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Thread: The Big Squeeze:

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    Default Re: The Big Squeeze:

    This Is How Bad The Economy Really Is: “Walmart Customers Are Too Broke To Shop”

    By Mac Slavo SHTFplan.com March 9th, 2016


    © Nicholas Eckhart A Walmart store that's about to close.

    You may find that the below report is, as President Obama might suggest, once again “peddling fiction.”

    But for the average American, we can assure you that the economic recession is a very real situation.

    Walmart, which made its billions serving low to middle income Americans, is struggling and it’s because their core customer base is too broke to shop. As Michael Snyder recently pointed out, they are just one of many domestic retailers laying off workers amid falling store sales. But they are certainly the biggest and baddest of the retailers out there. If they are having problems it should be a big red warning sign that despite mainstream cheerleaders telling us not to panic because the economy is still in good shape, we are in for some rough times ahead – in fact, the rough times are a reality right here and now.
    Quote Walmart’s customers are too broke to shop
    Walmart is facing a “perfect storm” that’s hurting its sales growth, according to Moody’s.

    The company’s core customers are struggling with flat income levels, and savings from lower fuel prices aren’t translating into more retail spending, Moody’s vice president, Charles O’Shea, wrote in a note to clients on Wednesday.

    The business is also under pressure from deflation in key product categories, such as food, and the effects of the strong dollar abroad.

    “Walmart is facing an almost perfect storm when it comes to top-line growth,” O’Shea wrote. “Until the health of the lower-to-middle-income consumer improves, Walmart will continue to face macroeconomic headwinds in the US.”

    Walmart said last month that it’s expecting virtually no sales growth in the coming fiscal year.
    Source: Business Insider via Yahoo
    The entirety of the growth story being disseminated to the American public is being revealed, almost daily, for the sham it really is.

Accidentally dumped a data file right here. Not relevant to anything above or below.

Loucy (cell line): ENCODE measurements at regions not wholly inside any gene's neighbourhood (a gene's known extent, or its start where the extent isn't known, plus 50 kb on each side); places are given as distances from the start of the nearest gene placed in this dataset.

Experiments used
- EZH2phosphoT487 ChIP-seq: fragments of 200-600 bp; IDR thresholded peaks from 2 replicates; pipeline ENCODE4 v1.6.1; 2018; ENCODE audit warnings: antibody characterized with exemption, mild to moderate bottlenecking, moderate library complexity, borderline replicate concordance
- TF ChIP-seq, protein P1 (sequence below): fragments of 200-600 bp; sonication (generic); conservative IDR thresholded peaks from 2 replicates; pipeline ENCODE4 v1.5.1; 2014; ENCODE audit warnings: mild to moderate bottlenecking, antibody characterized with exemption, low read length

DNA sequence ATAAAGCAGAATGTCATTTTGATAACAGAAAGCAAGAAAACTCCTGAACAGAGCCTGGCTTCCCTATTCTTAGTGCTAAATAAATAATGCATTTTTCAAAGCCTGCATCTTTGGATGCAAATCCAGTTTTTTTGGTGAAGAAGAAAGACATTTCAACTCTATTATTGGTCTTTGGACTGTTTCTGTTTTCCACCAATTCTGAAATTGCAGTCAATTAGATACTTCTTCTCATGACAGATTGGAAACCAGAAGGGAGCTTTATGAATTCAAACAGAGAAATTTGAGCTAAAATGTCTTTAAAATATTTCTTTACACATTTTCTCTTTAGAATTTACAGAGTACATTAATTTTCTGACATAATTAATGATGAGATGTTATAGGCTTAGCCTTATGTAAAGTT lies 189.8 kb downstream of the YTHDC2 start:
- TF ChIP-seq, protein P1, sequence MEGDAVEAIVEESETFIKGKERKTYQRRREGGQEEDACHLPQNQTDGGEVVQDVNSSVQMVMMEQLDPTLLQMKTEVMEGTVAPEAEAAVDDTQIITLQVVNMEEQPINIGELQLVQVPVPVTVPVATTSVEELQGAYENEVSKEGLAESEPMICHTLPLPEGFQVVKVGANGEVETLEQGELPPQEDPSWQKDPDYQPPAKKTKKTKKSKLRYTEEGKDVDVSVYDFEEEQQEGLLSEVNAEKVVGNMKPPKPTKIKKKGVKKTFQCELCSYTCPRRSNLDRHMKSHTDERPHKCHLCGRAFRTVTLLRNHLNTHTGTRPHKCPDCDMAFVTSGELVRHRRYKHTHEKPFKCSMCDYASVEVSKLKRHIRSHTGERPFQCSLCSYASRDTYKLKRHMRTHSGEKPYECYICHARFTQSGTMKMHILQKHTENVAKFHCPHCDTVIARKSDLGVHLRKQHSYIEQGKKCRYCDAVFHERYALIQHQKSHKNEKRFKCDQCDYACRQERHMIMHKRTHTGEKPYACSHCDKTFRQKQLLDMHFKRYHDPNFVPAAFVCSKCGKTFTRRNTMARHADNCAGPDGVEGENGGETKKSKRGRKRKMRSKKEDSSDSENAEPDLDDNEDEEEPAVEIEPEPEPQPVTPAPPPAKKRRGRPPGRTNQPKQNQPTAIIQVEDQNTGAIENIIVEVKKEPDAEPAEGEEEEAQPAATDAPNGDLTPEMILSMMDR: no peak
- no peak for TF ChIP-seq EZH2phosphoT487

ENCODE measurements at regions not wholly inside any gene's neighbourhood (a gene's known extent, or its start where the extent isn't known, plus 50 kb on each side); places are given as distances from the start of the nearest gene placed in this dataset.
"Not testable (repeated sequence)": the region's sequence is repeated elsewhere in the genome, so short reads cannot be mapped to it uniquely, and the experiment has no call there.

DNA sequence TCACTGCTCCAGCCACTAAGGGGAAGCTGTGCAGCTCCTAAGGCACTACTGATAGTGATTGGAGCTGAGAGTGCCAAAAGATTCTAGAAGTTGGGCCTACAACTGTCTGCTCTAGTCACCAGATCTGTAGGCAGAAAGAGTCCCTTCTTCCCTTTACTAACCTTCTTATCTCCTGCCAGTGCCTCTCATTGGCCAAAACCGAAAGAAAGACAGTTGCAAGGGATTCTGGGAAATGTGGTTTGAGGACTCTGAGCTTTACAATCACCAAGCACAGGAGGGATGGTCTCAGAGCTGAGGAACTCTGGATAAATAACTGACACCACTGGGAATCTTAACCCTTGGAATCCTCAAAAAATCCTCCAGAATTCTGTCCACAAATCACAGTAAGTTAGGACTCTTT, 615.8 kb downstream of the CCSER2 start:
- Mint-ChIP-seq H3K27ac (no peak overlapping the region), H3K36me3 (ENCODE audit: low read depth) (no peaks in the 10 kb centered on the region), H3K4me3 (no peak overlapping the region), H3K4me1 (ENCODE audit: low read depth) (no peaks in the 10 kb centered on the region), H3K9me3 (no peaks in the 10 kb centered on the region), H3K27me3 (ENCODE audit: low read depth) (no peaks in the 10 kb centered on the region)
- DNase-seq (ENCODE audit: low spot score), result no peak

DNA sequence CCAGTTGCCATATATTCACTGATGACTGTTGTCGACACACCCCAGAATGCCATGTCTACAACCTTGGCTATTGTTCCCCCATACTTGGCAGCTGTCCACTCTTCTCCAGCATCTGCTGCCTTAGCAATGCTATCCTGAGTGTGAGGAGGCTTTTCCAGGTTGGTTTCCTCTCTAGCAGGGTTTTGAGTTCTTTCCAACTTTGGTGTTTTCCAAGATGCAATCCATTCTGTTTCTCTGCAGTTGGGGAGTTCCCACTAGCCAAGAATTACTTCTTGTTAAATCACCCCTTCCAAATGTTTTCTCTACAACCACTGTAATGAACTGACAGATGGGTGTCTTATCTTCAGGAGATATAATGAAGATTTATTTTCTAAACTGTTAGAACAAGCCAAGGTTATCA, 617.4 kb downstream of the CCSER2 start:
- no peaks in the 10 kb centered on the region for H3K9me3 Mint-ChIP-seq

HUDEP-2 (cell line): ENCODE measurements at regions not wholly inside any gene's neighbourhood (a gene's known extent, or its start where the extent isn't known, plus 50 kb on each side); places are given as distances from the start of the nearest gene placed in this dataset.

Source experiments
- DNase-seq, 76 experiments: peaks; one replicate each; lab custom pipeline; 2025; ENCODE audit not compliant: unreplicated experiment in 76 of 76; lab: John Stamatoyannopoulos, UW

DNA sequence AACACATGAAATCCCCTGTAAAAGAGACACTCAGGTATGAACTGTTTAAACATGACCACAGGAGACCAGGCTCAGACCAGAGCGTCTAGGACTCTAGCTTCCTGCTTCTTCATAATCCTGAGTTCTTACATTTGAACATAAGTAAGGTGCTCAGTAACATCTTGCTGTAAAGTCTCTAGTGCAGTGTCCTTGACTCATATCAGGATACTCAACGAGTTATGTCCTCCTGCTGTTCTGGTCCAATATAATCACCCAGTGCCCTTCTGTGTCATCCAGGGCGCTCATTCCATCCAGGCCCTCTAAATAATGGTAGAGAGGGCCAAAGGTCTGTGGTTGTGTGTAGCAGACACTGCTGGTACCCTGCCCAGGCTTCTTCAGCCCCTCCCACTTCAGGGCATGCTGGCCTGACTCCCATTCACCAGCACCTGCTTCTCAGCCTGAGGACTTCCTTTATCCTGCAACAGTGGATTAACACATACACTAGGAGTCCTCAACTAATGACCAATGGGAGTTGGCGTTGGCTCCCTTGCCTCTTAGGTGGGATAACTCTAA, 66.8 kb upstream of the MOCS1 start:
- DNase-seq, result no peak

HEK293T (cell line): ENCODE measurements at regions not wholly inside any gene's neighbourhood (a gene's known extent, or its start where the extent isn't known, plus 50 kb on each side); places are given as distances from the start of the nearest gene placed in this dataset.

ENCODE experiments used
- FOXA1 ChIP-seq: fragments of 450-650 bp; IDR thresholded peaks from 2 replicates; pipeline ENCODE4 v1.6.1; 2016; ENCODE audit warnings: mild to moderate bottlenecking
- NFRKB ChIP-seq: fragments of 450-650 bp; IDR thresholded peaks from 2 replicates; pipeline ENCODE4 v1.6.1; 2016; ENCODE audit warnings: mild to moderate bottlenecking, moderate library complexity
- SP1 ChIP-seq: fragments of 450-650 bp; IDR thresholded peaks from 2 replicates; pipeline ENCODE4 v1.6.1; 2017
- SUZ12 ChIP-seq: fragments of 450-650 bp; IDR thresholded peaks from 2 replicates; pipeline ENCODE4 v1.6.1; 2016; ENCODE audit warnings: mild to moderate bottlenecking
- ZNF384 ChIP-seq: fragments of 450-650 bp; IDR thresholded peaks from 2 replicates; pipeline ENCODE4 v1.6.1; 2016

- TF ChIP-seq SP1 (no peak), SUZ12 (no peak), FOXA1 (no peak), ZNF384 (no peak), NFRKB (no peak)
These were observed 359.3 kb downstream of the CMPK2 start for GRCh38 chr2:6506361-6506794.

Stock markets may have recently rocketed back up with many an analyst suggesting they are back on track to go to new highs. But when you consider that one of the lowest price retailers in the country can’t increase or even maintain their sales, then it suggests that something has to give.

    As Brandon Smith warned this week, we are experiencing the most unstable economic conditions possible and coming central bank action (or inaction) may well lead to another leg down in global stock markets.


    Regardless of what stock markets do going forward, to the average person trying to put food and clothing in their Walmart grocery basket it doesn’t really matter whether the indexes are lighting up red or green.

    For them, the collapse isn’t some future event.

    It is right now.
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    Default Re: The Big Squeeze:

    “Made In America”: How These 7 Popular Companies Are Exploiting Prisoners And Ruining The Economy

    By Brianna Acuesta Posted on March 11, 2016

    American corporations are making a killing off of exploiting inmates instead of giving jobs to unemployed Americans.


    Credit: Buycott

    The prison-industrial complex: some may have heard of it, but this term is still widely unknown amongst the masses despite it’s huge effect on the American economy. This complex is described as “the overlapping interests of government and industry that use surveillance, policing, and imprisonment as solutions to economic, social and political problems.” The interests of the government are their efforts to increase their policing of people rather than solving the root of the problems, which leads to over-incarceration. The interests of industries are their financial holds over privately-owned prisons and their exploitation of prison workers who are underpaid and overworked.